- The Washington Times - Wednesday, September 7, 2005

CAMILLA, Ga. (AP) — Cogon grass, a hardy weed that has overwhelmed forests in Africa and Asia, has taken root in the Southeast, where officials hope to stamp it out, or at least stop its invasive spread.

Producing seeds that can blow as far as 15 miles in the wind, cogon grass has the potential to be far more of a scourge than kudzu, a Japanese plant that has spread to 7 million acres in the southern United States, enveloping trees, road signs and houses.

Experts warn that, given enough time, cogon grass could turn the Southeast into a biological desert — a grassy savanna devoid of all native species.

“It’s a much more horrific invader than kudzu ever was,” said the U.S. Department of Agriculture Forest Service’s Jim Miller, who has studied both plants and has seen cogon devastation firsthand in other parts of the world. “No other plant has transformed cultures and productions on more continents than cogon grass.”

Ranked among the world’s 10 most dangerous weeds, cogon grass has displaced African nomads and taken over clearings in Asian forests used for centuries to grow crops.

The weed slipped into the U.S. through the port at Mobile, Ala., as packing material in 1912. A native of Southeast Asia, it thrives in shade or sun, in poor or rich soil. Cogon grass has spread to every continent except Antarctica, occupying about 1.2 billion acres worldwide.

Nationally, cogon grass already has invaded natural areas, hunting preserves and roadsides in numerous southern states, including about 1 million acres in Florida.

Cogon grows up to 4 feet high in round patches that spread. It once was planted in Florida, Alabama and Mississippi for erosion control and forage. But few animals will eat its saw-toothed leaves containing silica crystals.

The weed crowds out native vegetation, depriving critical species such as the gopher tortoise and endangered red cockaded woodpecker of habitat, as well as game animals such as quail and deer.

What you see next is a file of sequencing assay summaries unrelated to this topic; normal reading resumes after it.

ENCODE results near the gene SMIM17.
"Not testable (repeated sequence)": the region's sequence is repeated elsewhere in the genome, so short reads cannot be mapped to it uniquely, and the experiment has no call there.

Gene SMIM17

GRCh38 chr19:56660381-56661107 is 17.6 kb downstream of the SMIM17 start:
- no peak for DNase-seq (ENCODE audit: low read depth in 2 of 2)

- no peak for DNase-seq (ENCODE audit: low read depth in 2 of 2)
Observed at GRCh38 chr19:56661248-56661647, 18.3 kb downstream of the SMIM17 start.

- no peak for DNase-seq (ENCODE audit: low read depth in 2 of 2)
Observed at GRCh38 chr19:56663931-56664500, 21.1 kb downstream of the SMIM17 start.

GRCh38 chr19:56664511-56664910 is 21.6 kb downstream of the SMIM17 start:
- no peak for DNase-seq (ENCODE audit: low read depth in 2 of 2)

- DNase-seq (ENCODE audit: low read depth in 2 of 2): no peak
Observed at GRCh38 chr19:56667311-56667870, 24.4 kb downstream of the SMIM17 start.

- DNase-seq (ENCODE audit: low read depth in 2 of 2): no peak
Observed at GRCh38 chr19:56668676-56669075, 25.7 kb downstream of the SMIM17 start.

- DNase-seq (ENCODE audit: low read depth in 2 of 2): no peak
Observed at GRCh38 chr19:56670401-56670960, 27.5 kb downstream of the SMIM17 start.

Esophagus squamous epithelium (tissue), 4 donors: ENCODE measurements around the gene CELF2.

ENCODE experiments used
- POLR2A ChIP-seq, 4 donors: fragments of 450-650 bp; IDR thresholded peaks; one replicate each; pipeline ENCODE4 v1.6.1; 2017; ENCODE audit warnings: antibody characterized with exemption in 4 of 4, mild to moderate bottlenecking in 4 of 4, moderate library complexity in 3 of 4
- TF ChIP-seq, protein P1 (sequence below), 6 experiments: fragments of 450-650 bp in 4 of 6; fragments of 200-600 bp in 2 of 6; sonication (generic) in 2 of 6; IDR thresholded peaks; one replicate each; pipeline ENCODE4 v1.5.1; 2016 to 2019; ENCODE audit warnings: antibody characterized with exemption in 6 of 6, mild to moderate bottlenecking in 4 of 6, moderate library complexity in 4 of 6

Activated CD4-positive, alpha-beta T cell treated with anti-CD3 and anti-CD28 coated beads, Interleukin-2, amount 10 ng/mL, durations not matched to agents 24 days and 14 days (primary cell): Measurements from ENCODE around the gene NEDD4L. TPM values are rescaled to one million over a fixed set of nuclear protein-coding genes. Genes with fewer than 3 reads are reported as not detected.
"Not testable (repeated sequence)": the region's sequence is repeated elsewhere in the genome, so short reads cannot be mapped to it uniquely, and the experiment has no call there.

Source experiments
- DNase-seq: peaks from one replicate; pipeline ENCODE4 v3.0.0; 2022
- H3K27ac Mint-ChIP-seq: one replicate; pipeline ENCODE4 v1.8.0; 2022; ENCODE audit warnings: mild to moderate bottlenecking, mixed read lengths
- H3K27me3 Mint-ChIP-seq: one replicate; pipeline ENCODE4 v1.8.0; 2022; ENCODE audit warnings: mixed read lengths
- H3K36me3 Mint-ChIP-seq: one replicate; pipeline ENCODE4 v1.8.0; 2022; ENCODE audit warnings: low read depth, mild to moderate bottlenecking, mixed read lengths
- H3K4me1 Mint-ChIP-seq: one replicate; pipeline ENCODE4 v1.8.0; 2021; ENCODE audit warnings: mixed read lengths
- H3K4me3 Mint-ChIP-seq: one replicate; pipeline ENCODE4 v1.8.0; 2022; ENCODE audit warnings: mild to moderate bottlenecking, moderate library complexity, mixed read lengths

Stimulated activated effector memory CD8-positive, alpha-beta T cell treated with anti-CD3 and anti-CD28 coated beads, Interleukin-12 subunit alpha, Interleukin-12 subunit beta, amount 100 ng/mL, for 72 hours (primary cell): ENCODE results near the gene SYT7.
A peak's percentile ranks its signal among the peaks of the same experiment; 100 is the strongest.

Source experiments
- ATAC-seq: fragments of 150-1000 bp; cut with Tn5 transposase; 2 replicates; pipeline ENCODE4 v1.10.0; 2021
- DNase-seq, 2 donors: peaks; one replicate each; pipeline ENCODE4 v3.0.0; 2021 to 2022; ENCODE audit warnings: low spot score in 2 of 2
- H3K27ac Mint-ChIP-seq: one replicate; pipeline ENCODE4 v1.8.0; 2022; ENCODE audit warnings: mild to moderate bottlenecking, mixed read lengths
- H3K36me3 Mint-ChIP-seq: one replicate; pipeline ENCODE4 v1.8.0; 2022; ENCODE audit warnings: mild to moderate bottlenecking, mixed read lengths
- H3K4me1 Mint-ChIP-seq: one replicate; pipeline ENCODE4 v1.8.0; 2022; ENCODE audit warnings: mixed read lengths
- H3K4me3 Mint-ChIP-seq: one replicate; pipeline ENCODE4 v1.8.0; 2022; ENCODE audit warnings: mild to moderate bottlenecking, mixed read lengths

It’s also a threat to the South’s multibillion-dollar forest industry. The weed kills pine seedlings, it’s expensive to control and it burns hotter than regular grasses during wildfires.

Cogon costs Alabama about $7.5 million a year in lost forest productivity, Mr. Miller said. With small patches of the weed now confirmed in parts of south Georgia, the state has declared war on the grass.

Representatives of the University of Georgia, the state Forestry Commission, the Agriculture Department and other state agencies are working with the federal Animal and Plant Health Inspection Service to heighten awareness and attack known infestations with herbicides. The federal agency is providing free herbicide spraying to landowners.

“Kudzu is probably the thing most people think about then they think of an invasive species because it’s so visible. But cogon grass is much more expensive to control; it’s more persistent, and it spreads more rapidly,” said David Moorhead, a University of Georgia forester.

Copyright © 2019 The Washington Times, LLC. Click here for reprint permission.

The Washington Times Comment Policy

The Washington Times welcomes your comments on Spot.im, our third-party provider. Please read our Comment Policy before commenting.


Click to Read More and View Comments

Click to Hide